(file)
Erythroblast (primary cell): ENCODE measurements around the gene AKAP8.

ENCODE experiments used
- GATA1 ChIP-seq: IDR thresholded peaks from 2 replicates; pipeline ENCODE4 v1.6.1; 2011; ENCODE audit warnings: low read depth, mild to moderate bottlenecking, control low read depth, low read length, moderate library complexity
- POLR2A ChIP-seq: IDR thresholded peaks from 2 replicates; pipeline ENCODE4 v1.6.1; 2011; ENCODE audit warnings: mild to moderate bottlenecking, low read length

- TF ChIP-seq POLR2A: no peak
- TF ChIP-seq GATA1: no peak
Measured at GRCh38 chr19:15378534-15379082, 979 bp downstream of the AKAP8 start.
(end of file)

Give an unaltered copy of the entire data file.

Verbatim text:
Erythroblast (primary cell): ENCODE measurements around the gene AKAP8.

ENCODE experiments used
- GATA1 ChIP-seq: IDR thresholded peaks from 2 replicates; pipeline ENCODE4 v1.6.1; 2011; ENCODE audit warnings: low read depth, mild to moderate bottlenecking, control low read depth, low read length, moderate library complexity
- POLR2A ChIP-seq: IDR thresholded peaks from 2 replicates; pipeline ENCODE4 v1.6.1; 2011; ENCODE audit warnings: mild to moderate bottlenecking, low read length

- TF ChIP-seq POLR2A: no peak
- TF ChIP-seq GATA1: no peak
Measured at GRCh38 chr19:15378534-15379082, 979 bp downstream of the AKAP8 start.